So, the lesson to be learnt is: don’t let someone get your visa for you. Do it yourself, even if they insist that you will save money. Don’t pay the quarantine fee: it’s a con. And don’t trust the bus drivers in Cambodia at all! (I write more about the quarantine scam and dodgy bus drivers further down this post!)
The Bavet/Moc Bai border between Vietnam and Cambodia:
I travel from Saigon to Phnom Penh and decide to use the Mekong Express bus company. The workers are really friendly, except for one thing: with big smiles on their faces, they lie about the cost of the visa at the border.
“The visa has increased. It’s now $35,” the smiley woman says to the tourists (scam number 1).
“I think that it’s $30, actually,” I reply.
“The cost of the visa increased last week.”
“Yes, but it increased to $30.”
“If you use the express service it’s $35,” the woman tells me.
By “express service” she means that the bus company will collect all of the passports and take them to the booth for you. It’s definitely no more “express” than doing it yourself.
What annoys me about Mekong Express is that they don’t tell the tourists that they can get off of the bus and do the visa themselves for $5 less. They just tell them that the visa is $35 and that they are going to collect all of the passports for the crossing. So unless you challenge them, they don’t give you a choice. I tell the woman that I’m getting off of the bus to get my visa myself, and that I will meet them on the other side of the border.
Mekong Express also don’t tell us about the scam Quarantine Service (scam number 2), where you fill in the health form and pay $1. At this border, the quarantine/health desk looks VERY OFFICIAL. It’s in the main building, near the border guards who scan your fingerprints. The guards who are working on the health desk are in border uniform, and look quite scary. There’s five of them at the desk as I walk through the border control.
“You need this health form,” a guard tells me.
“No thanks. I have one from last week,” I say, showing them my piece of paper from the last time I was scammed at the Cambodian border.
“No. You need a new one.”
“No I don’t.” I walk away.
“LADY! COME BACK HERE!” The border guard shouts at me.
“No. I don’t need the health form. I know that we don’t have to pay this money.”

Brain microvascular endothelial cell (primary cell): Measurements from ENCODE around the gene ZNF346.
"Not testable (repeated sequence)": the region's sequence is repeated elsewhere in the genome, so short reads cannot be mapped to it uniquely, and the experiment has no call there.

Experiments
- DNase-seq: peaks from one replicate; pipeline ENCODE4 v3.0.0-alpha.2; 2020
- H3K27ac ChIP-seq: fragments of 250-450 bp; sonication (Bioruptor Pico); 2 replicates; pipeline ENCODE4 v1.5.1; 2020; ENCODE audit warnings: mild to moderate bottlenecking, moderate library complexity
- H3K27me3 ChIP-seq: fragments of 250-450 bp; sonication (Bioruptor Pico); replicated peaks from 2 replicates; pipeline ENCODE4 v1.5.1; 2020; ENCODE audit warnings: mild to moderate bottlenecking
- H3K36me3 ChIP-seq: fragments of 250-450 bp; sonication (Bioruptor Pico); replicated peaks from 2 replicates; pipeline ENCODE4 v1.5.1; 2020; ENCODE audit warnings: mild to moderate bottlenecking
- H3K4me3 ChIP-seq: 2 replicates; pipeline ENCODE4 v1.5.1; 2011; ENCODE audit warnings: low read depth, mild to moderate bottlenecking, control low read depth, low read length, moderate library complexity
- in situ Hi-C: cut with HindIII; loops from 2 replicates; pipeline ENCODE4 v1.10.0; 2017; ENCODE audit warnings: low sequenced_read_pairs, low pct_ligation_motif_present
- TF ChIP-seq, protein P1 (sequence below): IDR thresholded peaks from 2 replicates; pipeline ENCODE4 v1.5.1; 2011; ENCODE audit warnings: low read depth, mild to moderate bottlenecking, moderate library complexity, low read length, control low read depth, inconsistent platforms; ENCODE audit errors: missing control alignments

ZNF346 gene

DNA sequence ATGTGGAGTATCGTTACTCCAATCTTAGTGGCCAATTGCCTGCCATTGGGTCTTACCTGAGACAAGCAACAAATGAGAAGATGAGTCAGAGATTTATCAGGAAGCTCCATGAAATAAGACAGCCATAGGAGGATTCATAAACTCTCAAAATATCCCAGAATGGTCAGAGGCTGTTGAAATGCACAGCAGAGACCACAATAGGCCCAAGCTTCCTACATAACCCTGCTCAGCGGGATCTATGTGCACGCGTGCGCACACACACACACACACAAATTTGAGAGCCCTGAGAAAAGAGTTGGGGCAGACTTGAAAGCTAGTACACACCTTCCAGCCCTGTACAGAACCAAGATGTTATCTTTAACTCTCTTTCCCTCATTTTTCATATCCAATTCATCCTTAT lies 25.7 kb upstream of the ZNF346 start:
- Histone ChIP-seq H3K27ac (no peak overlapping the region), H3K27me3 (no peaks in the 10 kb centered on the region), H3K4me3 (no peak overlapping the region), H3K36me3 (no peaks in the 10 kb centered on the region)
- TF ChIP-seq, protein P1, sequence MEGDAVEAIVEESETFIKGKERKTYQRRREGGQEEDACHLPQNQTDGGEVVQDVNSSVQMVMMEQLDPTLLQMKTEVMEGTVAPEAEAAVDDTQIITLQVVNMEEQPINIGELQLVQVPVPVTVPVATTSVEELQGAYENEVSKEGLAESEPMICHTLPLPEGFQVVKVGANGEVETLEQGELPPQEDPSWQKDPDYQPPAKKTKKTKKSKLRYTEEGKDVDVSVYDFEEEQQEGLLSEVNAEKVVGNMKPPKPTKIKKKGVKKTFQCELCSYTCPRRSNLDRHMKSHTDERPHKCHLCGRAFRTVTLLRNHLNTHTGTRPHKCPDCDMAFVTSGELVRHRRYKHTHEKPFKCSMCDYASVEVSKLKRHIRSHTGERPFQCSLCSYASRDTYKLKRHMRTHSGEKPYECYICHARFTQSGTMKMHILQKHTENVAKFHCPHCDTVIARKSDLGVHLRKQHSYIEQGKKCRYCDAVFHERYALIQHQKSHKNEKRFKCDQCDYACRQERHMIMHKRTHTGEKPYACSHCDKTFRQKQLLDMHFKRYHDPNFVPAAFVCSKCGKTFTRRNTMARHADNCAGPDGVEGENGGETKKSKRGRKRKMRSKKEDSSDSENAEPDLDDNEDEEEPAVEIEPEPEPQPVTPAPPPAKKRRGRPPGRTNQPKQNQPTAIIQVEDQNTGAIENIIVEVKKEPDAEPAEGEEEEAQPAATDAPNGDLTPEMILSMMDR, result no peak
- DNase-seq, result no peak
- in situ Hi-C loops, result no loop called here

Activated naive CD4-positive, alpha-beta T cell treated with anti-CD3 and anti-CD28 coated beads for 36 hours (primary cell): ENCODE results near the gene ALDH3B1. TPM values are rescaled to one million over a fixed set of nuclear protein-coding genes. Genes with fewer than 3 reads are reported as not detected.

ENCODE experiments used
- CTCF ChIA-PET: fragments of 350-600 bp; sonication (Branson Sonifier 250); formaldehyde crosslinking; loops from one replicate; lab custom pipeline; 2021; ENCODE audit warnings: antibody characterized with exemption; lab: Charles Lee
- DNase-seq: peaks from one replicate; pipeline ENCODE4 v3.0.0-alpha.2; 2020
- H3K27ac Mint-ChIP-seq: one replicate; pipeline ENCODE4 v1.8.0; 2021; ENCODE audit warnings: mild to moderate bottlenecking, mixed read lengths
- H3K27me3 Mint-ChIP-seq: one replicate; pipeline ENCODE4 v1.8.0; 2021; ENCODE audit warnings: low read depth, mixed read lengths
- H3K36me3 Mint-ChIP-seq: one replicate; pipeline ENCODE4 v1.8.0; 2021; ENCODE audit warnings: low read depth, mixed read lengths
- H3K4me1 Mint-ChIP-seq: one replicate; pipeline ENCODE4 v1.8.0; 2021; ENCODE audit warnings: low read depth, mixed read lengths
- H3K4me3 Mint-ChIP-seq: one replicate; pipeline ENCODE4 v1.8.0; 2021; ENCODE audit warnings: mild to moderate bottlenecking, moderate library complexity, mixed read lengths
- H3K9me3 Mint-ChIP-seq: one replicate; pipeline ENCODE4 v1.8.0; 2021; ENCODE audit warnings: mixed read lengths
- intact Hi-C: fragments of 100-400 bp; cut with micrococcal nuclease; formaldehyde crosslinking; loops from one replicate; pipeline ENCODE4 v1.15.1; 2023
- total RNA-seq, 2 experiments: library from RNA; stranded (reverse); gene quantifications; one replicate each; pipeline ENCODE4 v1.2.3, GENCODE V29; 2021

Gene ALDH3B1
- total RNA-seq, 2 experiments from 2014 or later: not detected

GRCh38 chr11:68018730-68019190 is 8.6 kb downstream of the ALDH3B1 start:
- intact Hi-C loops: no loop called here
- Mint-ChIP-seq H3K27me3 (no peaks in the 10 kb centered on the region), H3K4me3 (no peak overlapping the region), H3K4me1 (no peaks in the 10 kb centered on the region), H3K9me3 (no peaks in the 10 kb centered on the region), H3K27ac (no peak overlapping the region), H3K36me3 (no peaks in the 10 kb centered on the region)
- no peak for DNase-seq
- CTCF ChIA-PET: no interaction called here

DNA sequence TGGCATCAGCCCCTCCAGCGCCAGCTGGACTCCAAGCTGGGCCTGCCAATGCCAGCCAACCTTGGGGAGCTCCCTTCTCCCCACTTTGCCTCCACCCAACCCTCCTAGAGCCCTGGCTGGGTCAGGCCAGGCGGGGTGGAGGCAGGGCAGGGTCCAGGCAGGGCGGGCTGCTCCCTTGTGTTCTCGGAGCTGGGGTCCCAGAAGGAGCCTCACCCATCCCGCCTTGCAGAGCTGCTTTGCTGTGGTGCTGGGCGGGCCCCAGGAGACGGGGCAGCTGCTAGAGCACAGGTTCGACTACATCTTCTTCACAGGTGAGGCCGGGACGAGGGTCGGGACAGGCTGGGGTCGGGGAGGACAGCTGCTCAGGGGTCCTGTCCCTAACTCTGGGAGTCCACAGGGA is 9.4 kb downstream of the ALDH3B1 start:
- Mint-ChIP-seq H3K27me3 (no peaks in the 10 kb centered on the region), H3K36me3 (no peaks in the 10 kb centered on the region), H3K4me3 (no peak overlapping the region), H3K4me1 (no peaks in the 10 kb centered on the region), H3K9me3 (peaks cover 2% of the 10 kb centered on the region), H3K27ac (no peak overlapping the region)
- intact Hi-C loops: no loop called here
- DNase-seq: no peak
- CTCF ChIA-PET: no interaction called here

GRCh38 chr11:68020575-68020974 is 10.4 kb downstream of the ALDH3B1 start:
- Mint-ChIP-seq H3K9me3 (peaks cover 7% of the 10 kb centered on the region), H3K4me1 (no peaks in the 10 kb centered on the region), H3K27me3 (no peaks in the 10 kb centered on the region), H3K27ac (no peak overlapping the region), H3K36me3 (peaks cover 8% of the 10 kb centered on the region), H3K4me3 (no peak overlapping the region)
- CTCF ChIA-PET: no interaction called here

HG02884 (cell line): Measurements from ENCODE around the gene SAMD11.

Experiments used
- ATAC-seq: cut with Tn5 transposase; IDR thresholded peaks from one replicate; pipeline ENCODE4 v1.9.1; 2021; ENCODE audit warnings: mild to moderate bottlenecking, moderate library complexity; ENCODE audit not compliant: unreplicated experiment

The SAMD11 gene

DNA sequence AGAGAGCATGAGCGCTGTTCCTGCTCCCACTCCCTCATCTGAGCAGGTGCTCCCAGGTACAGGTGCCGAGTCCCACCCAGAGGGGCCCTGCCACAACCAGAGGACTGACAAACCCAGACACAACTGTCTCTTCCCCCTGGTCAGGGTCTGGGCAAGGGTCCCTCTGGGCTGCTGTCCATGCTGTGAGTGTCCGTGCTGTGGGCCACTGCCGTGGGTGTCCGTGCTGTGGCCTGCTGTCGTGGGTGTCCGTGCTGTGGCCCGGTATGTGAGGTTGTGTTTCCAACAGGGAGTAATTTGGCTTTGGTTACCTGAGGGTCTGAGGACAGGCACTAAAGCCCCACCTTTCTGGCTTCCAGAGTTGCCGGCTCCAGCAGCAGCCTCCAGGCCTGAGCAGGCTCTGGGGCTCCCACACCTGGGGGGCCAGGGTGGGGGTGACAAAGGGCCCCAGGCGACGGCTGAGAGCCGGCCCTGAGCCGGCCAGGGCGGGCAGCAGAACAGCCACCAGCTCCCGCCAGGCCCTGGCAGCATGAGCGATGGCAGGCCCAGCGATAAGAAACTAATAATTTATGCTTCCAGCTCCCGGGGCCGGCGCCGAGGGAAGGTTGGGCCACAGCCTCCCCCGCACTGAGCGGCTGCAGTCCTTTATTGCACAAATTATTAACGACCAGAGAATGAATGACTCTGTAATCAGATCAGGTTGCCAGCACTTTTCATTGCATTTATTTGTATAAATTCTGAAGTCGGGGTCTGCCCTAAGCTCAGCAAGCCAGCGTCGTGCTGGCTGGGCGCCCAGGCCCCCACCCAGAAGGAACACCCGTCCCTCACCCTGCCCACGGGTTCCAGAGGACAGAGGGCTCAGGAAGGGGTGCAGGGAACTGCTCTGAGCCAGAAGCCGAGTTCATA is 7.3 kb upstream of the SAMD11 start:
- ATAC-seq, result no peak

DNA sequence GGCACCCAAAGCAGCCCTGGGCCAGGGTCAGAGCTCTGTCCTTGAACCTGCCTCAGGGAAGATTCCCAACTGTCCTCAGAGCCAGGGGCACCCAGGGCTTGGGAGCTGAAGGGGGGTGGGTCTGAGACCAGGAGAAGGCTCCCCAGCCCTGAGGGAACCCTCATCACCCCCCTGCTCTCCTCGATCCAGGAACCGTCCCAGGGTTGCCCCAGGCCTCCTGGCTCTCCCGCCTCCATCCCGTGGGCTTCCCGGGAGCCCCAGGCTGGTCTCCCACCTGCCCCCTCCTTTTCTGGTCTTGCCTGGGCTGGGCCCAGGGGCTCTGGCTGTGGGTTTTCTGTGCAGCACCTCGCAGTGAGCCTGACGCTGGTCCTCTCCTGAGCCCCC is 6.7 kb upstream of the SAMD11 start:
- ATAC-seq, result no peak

After a little more shouting, they give up on me, and I walk away.
The quarantine desk here is much more intimidating than at the other borders (at the other borders, the desk is just a picnic table outside). This one looks so official and the guards are very stern. I am nervous when I challenge the guards in their uniform, but I’m so glad that I have the courage to argue with them.
To be fair to the Mekong Express bus company, when we arrive in Phnom Penh they explain to me how to walk to my hostel so that I don’t have to take a tuk tuk. I appreciate their honesty about that because it seems that everyone involved in buses or taxis or tuk tuks lies in Cambodia!
So, the moral of this border crossing is, once again, don’t believe the workers of the bus companies, don’t pay the quarantine fee, and do get off of the bus and do the visa yourself!
The Aranyaprathet/Poipet border from Cambodia to Thailand:
For this border, I hitchhike from Siem Reap to the border at Poipet. It’s the most crowded border that I’ve ever seen, with lots of people with huge piles of sweatshop clothes waiting to get their merchandise over the border. As I walk down the street, through the crowd of people, carts and cars to the Cambodian departure building, I am surprised that no-one approaches me at all! I walk past the Quarantine desk and take a quick photo of the scammers in action. My experience of exiting Cambodia is a very peaceful one. However, having read the Hitchwiki article about this border, I think that entering into Cambodia by this border can be really stressful. Travelfish is an amazing website which gives so many tips about South East Asia, including the border crossings.
Happy travels, everyone!